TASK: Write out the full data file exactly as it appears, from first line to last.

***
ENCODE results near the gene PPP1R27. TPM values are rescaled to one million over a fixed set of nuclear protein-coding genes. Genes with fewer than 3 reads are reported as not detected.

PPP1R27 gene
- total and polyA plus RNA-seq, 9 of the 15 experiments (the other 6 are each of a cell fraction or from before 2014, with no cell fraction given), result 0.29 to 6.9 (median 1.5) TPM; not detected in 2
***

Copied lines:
ENCODE results near the gene PPP1R27. TPM values are rescaled to one million over a fixed set of nuclear protein-coding genes. Genes with fewer than 3 reads are reported as not detected.

PPP1R27 gene
- total and polyA plus RNA-seq, 9 of the 15 experiments (the other 6 are each of a cell fraction or from before 2014, with no cell fraction given), result 0.29 to 6.9 (median 1.5) TPM; not detected in 2